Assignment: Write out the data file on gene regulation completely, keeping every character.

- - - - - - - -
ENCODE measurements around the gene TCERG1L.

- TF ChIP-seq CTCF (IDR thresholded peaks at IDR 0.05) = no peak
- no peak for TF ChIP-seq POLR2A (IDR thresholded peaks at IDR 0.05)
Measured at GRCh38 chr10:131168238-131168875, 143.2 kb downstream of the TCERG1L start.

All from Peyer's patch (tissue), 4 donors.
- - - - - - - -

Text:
ENCODE measurements around the gene TCERG1L.

- TF ChIP-seq CTCF (IDR thresholded peaks at IDR 0.05) = no peak
- no peak for TF ChIP-seq POLR2A (IDR thresholded peaks at IDR 0.05)
Measured at GRCh38 chr10:131168238-131168875, 143.2 kb downstream of the TCERG1L start.

All from Peyer's patch (tissue), 4 donors.